Researchers have announced findings showing that PTSD may be successfully cured in veterans within six therapy sessions, without drugs, bringing the possibility of help for around 300,000 troops returning from Iraq or Afghanistan experiencing traumatic stress disorders.
According to a pilot study published in the latest issue of the peer-reviewed International Journal of Healing and Caring, veterans with high levels of PTSD saw their PTSD levels drop to within normal limits after treatment. They reported that combat memories that had previously haunted them, including graphic details of deaths, mutilations, and firefights, dropped in intensity to the point where they no longer resulted in flashbacks, nightmares, and other symptoms of PTSD. The study involved veterans from Vietnam, as well as more recent conflicts.
One Vietnam veteran in the study had been obsessed by the details of his best friend’s killing for 40 years. When the two of them went on patrol, his friend always walked to his left. On the day of his death, his friend was on his right, and the veteran believed for decades that “my buddy took the sniper’s bullet that was meant for me.” After treatment, his guilt evaporated, and he realized that “my buddy would willingly have died for me.”
Practitioners in the study had veterans report the emotional intensity of such memories on a scale from zero to 10, with 10 being very intense, and zero being no intensity. They reported that, over the course of the six sessions, the intensity of most combat memories dropped to zero, and remained there subsequently. Measured on standardized psychological questionnaires, the PTSD levels of veterans in the study dropped by 50 percent. Their scores also dropped by 49 percent for depression and 46 percent for anxiety, indicating that other psychological problems that often accompany PTSD improved too.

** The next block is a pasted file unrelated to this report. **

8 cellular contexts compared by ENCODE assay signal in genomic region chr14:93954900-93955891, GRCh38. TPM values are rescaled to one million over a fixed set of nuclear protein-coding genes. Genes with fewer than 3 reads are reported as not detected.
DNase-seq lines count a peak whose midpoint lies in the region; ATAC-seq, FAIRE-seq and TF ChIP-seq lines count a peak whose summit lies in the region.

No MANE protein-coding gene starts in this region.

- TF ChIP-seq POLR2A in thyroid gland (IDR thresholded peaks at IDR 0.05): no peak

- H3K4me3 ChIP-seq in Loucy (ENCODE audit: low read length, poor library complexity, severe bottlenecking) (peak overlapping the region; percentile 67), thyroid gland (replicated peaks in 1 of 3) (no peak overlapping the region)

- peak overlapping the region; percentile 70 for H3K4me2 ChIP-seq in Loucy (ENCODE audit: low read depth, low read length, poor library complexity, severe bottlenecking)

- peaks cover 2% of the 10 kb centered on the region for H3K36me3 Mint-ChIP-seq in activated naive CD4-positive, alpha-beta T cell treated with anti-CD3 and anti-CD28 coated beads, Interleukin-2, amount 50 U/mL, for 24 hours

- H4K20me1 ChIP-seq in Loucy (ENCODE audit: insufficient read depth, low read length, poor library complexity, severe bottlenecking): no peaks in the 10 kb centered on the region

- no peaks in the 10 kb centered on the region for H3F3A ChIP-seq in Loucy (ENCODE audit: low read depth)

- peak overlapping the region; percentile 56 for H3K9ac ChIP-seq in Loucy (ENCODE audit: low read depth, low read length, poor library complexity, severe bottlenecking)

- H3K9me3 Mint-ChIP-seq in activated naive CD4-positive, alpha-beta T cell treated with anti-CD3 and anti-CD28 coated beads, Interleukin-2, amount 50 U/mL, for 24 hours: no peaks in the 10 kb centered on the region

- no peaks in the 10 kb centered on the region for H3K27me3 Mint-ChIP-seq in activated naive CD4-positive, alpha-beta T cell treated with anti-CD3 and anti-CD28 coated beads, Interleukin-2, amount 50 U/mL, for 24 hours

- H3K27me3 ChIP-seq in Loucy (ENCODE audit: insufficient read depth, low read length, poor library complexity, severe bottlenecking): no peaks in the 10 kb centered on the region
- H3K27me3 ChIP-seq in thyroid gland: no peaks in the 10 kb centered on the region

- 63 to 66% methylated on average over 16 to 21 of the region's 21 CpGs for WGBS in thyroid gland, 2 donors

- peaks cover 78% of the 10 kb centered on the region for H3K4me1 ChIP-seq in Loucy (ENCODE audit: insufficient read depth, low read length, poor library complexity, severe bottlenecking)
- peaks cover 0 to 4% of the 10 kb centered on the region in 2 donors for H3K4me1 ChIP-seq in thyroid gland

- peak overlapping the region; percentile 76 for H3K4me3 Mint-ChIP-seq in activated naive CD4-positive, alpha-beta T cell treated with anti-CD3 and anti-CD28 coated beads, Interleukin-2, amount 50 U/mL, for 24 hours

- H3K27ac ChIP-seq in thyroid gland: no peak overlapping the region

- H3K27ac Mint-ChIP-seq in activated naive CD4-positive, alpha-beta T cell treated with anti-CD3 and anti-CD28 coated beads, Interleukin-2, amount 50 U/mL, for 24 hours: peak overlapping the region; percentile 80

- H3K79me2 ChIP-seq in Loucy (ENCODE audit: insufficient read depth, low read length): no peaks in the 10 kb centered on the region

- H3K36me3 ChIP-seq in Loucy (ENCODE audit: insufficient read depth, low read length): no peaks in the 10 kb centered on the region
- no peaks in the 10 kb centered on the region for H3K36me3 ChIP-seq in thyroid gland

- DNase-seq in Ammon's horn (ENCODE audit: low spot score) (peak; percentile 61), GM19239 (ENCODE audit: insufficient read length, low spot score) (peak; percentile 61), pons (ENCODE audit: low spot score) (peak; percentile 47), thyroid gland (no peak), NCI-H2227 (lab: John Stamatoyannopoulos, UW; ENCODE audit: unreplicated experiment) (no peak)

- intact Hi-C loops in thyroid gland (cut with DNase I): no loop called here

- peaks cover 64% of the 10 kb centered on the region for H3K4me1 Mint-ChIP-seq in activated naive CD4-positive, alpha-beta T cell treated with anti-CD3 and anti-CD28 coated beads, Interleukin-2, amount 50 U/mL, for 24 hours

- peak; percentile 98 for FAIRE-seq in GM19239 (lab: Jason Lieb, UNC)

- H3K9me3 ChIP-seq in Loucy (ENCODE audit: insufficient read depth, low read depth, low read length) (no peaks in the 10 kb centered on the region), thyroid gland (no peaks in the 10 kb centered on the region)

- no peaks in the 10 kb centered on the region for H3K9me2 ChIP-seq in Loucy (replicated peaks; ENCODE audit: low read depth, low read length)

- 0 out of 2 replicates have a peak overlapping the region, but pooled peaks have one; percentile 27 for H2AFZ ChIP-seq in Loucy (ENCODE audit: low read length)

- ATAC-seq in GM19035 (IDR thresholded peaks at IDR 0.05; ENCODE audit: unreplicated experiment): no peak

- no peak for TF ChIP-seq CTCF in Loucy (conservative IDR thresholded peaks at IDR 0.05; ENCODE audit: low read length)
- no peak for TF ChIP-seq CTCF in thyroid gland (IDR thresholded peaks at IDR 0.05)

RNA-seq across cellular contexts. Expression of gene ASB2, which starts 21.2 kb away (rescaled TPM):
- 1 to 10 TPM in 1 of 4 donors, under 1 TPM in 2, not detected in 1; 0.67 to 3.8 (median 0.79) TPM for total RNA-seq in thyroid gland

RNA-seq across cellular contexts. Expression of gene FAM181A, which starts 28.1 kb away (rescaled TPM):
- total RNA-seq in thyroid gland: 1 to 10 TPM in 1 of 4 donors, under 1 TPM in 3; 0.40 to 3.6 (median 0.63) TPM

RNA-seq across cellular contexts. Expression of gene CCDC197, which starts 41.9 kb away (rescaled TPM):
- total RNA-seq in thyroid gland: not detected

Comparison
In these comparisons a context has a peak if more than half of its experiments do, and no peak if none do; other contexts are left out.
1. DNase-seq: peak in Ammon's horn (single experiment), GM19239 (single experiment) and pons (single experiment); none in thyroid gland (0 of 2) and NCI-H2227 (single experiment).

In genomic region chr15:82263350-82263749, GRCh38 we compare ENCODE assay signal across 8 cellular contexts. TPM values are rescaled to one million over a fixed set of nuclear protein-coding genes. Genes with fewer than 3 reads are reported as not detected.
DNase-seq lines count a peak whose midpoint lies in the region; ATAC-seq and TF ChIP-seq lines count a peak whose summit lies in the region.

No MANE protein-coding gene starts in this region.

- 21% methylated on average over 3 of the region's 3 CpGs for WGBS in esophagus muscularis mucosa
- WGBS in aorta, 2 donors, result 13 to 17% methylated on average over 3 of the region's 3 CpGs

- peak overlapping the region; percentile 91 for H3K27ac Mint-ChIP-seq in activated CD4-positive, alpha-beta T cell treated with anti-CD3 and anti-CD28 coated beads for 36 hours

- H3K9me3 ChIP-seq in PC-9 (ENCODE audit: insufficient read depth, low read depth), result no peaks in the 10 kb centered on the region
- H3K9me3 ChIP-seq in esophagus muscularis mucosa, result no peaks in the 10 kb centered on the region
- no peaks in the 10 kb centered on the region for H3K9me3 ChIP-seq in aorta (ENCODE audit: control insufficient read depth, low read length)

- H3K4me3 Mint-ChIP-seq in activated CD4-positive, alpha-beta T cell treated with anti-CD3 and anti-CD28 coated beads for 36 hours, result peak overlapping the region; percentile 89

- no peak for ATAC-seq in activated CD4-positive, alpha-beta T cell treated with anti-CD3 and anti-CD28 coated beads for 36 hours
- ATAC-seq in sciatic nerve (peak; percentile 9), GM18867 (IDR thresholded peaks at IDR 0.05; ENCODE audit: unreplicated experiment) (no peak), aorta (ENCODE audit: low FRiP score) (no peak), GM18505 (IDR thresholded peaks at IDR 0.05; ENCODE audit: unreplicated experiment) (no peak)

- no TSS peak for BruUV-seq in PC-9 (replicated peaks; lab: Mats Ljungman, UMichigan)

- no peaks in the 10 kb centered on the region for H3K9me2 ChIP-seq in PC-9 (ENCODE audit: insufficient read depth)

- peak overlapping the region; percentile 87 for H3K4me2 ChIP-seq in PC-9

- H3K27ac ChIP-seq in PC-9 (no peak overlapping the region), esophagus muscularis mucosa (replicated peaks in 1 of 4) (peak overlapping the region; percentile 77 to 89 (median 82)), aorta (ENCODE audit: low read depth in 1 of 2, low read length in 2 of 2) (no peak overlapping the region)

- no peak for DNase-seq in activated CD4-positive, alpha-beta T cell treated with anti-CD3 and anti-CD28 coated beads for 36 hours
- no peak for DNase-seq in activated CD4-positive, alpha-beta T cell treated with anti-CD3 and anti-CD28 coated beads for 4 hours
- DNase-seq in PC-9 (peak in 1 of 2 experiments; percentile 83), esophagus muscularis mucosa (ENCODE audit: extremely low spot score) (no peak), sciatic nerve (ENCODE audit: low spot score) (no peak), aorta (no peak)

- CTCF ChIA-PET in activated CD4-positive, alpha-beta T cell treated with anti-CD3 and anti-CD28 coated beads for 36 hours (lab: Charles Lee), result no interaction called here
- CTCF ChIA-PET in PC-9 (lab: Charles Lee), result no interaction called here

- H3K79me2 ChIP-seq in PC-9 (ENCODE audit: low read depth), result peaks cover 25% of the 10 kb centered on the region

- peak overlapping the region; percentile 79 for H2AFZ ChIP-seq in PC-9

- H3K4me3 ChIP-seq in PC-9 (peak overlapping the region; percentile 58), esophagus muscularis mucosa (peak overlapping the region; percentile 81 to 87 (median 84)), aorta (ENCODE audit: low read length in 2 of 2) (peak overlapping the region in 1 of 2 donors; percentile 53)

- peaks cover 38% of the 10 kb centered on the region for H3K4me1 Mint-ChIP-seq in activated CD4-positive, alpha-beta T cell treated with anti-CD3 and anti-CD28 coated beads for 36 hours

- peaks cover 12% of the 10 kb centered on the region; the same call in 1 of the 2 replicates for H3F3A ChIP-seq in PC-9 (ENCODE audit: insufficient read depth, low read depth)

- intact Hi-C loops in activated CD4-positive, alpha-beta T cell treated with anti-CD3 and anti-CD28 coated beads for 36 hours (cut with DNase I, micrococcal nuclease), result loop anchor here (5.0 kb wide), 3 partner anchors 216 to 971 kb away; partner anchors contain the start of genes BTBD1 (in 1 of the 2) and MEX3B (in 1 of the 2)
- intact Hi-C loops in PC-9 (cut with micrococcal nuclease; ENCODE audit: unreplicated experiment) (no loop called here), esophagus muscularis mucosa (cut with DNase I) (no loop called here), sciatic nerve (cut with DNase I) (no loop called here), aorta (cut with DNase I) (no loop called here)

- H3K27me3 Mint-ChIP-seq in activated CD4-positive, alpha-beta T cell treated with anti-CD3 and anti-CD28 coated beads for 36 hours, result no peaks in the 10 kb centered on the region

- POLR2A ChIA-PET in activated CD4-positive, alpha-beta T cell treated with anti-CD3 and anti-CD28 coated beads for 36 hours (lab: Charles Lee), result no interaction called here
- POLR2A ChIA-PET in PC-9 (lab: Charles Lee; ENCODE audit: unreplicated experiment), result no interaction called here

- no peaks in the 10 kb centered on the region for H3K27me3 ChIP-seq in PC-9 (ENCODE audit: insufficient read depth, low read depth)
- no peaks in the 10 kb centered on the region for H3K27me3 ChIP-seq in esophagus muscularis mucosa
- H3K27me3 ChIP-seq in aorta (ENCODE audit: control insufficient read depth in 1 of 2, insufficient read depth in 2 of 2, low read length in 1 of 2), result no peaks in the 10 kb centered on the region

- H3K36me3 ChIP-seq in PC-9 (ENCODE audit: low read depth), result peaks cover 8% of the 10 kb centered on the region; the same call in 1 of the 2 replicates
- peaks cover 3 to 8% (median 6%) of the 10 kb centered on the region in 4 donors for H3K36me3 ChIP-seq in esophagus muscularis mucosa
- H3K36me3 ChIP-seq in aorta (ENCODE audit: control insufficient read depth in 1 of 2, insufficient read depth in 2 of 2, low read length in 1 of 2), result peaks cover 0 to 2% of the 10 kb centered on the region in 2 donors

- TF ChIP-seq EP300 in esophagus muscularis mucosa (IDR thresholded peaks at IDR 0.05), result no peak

The method used involves the veterans recounting their memories of combat trauma, while rubbing or tapping 14 specific acupuncture points on their bodies. Scientists theorize that linking the mental recall of emotionally disturbing incidents to the physical stimulation used by EFT makes the person’s body feel secure. This associates an unsafe memory with a safe physical stimulus, which breaks the link between the emotional trauma and physical stress. After EFT treatments, veterans are still able to remember the incidents, but without an emotional charge.
The pilot study is the first step in a large nationwide study of EFT and veterans currently taking place. The pilot study produced statistically highly significant results with just 7 veterans, while the national study is collecting data from over 100 veterans with PTSD. Both are being conducted by the Iraq Vets Stress Project.
With up to one in four returning veterans reporting PTSD, as well as other psychological problems, the military has been increasingly open to new approaches. Such studies are a first step to implementing effective new therapies in the Veterans Administration system, according to Dr. Stephen Ezeji-Okoye, head of the VA Field Advisory Committee on Complementary and Alternative Medicine. His office examines potential alternative therapies that can help veterans. If the clinical trials show good results, he says, they’re “exactly the sort of thing we want to take a look at.”
Dr. Dawson Church, the Stress Project’s director, says, “I’m hoping our society does not repeat the mistakes of Vietnam, where we brought a quarter million troops back home without adequate PTSD treatment. That’s why I’m so interested in therapies like EFT, that are fast, safe and effective.”
Dawson Church, Ph.D., founded Soul Medicine Institute to research and teach emerging psychological and medical techniques. He is CEO of Energy Psychology Press, publisher of cutting-edge alternative healing / integrative medicine books. His newest book, The Genie in Your Genes, investigates the remarkable self-healing mechanisms now emerging in this field.
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